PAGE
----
U.S. President Joe Biden’s panel considering reforms to the Supreme Court wrote favorably of creating term limits for the high court and concluded in draft findings that while it would be legal to add justices, it may not be wise.
“Unmistakably, the overall trend over the last three decades has been toward more partisan conflict, which has affected nominations to the lower courts, as well as the Supreme Court,” the initial analysis by the Presidential Commission on the Supreme Court of the United States concludes, after recounting battles over former President Donald Trump’s three nominees to the court.
In a study on the issue of the size of the court, a subcommittee concludes that “we do not believe there is a formal legal obstacle to expansion of the Supreme Court,” but adds that whether justices should be added “as a prudential matter presents a more difficult question.”
A separate analysis indicates a consensus on the commission in support of term limits, noting it’s an idea widely supported by academic experts, many policymakers from both parties and at least three current justices.
And another subcommittee’s analysis notes there’s little transparency around when and why justices choose to recuse themselves from cases, suggesting more information should be made public about those decisions and that it should be possible to appeal them.
That subcommittee also proposed an overhaul of financial recusal laws, potentially by barring justices and their families from owning individual shares in publicly traded companies — an idea that has consensus support among observers, the draft documents say — or by requiring they divest from holdings when a financial conflict arises.
The commission will hold a public meeting on Friday to consider the issues laid out in the documents it released Thursday and will then begin drafting its initial report.
Demand for reforms
Biden appointed the 36-member panel in April to analyze proposals that included expanding the court, imposing term limits on the justices, considering the court’s role in the constitutional system and the selection of cases for its docket. He did not ask to be given recommendations at the end of the process. The commission is bipartisan, though its co-chairs, Bob Bauer and Cristina Rodriguez, are both veterans of Democratic administrations.
Biden named the commission as liberals demanded reforms after Trump filled three vacancies during his four years in office. They included a seat that Republicans kept open for most of the last year of Barack Obama’s presidency and another, held by liberal icon Ruth Bader Ginsburg, that opened less than two months before last year’s election, following her death.
The Constitution doesn’t say how many justices the Supreme Court must have, but the number has been set at nine since Congress added a seat in 1869. Biden said during the 2020 presidential campaign he is “not a fan” of adding justices, an idea that’s been championed by some Democrats.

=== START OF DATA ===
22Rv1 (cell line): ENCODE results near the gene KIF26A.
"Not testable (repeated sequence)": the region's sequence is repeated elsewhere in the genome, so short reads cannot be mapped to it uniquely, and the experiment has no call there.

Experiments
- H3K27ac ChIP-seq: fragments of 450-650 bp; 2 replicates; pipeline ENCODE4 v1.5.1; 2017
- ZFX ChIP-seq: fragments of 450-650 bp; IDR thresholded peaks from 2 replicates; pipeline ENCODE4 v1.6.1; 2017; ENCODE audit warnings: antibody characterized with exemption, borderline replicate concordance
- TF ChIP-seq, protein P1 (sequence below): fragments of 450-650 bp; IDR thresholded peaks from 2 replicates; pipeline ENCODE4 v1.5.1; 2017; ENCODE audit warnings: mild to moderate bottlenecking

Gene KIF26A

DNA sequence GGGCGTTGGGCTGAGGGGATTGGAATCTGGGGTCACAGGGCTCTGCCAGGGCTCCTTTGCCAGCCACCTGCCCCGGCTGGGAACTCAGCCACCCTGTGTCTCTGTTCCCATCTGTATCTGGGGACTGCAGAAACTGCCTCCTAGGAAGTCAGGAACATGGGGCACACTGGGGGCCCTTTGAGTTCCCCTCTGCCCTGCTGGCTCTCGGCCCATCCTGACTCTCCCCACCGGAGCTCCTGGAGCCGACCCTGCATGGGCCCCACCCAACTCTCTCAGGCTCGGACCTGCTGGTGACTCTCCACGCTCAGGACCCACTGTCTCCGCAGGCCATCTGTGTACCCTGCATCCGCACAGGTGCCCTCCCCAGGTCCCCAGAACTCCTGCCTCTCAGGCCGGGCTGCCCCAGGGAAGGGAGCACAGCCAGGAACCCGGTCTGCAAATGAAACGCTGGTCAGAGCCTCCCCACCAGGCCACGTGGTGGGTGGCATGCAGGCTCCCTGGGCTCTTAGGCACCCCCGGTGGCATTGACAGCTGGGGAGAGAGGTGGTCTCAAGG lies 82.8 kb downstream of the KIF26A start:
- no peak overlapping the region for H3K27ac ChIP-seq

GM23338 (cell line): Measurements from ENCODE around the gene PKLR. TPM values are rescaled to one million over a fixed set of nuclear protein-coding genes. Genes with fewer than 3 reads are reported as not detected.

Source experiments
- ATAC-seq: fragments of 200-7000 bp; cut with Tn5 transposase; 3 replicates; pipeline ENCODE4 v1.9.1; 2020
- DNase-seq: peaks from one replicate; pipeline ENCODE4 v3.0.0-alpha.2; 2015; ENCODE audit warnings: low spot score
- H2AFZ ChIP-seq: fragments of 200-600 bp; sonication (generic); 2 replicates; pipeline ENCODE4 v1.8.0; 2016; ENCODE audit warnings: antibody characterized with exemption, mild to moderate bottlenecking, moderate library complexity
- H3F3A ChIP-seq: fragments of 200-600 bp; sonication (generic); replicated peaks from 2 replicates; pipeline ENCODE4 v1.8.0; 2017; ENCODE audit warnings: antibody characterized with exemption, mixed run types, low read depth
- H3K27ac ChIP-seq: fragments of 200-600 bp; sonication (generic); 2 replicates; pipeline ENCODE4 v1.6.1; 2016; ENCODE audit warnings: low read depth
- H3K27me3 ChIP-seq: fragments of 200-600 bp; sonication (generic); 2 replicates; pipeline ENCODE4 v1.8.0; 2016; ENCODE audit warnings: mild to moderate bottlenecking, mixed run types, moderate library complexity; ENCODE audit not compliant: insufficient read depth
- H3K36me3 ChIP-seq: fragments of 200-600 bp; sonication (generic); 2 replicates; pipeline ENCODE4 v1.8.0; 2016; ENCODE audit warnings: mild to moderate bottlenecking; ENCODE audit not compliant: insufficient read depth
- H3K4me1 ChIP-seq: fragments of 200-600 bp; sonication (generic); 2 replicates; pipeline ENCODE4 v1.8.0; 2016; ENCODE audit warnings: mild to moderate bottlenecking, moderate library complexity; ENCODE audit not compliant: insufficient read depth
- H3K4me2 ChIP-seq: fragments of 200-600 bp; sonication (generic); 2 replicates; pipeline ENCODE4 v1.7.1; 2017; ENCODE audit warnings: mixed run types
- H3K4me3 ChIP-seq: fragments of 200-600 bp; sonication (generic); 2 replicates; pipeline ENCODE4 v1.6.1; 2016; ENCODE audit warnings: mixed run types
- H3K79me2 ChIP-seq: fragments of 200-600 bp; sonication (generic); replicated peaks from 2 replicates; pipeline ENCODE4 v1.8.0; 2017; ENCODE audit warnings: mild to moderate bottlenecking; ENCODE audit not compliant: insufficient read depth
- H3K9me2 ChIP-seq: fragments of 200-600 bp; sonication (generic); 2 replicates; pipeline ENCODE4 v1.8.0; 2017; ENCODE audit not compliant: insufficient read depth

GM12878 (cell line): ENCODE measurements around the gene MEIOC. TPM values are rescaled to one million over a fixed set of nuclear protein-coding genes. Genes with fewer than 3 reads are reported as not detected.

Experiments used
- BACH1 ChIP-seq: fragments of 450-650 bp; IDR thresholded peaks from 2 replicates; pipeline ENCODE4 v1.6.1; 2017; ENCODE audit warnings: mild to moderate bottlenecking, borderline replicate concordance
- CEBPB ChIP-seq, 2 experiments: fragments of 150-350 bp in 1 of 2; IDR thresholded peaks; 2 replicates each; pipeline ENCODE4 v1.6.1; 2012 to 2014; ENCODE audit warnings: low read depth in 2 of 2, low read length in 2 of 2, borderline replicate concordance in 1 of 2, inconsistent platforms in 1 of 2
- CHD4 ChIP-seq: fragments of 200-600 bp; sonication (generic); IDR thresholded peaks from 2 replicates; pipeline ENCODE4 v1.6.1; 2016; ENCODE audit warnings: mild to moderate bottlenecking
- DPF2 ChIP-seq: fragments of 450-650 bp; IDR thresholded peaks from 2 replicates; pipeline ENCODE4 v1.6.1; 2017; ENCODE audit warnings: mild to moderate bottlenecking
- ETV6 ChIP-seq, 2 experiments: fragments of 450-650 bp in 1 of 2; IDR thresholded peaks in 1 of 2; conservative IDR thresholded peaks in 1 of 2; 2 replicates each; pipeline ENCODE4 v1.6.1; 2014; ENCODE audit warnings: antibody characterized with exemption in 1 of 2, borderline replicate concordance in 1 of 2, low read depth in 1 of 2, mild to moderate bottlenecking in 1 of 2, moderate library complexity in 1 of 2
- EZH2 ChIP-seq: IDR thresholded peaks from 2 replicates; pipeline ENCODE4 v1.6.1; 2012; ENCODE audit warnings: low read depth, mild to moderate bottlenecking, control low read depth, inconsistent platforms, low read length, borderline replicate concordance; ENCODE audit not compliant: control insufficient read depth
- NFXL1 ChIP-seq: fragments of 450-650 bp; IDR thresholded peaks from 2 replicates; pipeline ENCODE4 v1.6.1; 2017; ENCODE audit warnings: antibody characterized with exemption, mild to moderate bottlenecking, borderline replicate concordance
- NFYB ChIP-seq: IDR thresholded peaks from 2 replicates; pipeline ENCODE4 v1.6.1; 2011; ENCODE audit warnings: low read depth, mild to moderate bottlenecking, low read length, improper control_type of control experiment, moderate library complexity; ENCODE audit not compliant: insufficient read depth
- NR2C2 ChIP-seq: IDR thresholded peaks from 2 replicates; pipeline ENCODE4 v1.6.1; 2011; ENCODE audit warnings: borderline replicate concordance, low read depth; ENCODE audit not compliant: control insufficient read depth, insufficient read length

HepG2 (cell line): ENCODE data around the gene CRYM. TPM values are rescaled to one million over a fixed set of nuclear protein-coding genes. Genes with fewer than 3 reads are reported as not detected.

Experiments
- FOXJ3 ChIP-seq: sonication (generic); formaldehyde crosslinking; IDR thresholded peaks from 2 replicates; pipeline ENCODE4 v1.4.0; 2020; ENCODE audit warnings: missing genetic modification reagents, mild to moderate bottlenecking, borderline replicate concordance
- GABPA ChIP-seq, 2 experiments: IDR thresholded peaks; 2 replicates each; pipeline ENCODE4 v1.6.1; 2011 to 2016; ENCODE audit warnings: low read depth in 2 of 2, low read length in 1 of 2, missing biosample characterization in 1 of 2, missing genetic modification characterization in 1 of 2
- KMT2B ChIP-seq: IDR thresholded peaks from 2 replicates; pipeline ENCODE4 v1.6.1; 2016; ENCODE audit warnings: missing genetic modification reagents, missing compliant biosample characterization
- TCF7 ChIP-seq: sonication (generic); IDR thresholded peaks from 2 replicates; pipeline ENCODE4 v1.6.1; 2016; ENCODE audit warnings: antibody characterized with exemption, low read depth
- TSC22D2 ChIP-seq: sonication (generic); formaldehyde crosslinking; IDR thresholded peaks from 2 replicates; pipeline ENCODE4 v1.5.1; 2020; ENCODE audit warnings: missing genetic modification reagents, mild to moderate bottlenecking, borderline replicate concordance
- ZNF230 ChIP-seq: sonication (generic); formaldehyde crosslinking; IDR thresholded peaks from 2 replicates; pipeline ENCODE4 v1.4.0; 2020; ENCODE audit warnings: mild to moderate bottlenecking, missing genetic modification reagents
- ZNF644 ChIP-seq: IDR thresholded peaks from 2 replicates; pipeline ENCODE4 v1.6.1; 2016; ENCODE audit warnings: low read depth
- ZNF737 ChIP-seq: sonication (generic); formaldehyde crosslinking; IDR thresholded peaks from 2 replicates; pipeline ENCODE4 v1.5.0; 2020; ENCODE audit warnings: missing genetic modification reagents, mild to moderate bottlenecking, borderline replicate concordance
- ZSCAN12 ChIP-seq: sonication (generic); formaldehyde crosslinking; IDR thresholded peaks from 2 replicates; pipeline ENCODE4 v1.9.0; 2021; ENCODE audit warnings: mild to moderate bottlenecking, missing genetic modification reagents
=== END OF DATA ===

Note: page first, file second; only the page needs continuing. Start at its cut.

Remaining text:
The commission’s work “is an assessment. It is not a recommendation,” White House Press Secretary Jen Psaki told reporters Thursday.
The president won’t review the final report until November, she added, promising that the process “will be transparent.”
The idea of expanding the court has drawn opposition even from the high court’s liberals. Justice Stephen Breyer has said adding seats would invite retaliation by Republicans and ultimately could weaken public confidence in the judiciary.
The analysis made public Thursday offers a range of suggestions for how to grow the court while abiding by historical and constitutional precedents. One option would be to add one or two seats immediately and then another one or two after the next presidential election, either by creating a rotation of justices or a panel system, while still abiding by the Constitution’s requirement of “one Supreme Court.”
Justices could rotate between serving on the Supreme Court and on lower federal courts. A panel system could function in various ways, including with one set of justices considering issues within the court’s “original jurisdiction” and another hearing appeals. Alternately, one panel could consider statutory questions while another addresses constitutional issues, the commission’s analysis says.
The commission is also exploring the idea of term limits, a concept that has drawn support in some academic circles. Advocates say 18-year terms could help lower the stakes of each confirmation battle and make the number of appointments for each president more predictable. Scholars disagree whether that type of change would require a constitutional amendment.
“The United States is the only major constitutional democracy in the world that has neither a retirement age nor a fixed term of years for its high court justices,” the analysis by the group considering term limits notes.
The commission is looking into questions of Supreme Court transparency and its so-called shadow docket, the stream of emergency requests that have become a major part of the court’s work.
The draft analysis also says Congress would be authorized to write a code of conduct for the justices.
“A code of conduct for the court would bring the court into line with the lower federal courts and demonstrate its dedication to an ethical culture, beyond existing statements that the justices voluntarily consult the code,” according to the documents. “The court could internally adopt a code, or Congress could externally impose a code up on the court.”
Chief Justice John Roberts has suggested he doesn’t believe Congress has constitutional authority to impose conduct rules on the Supreme Court.
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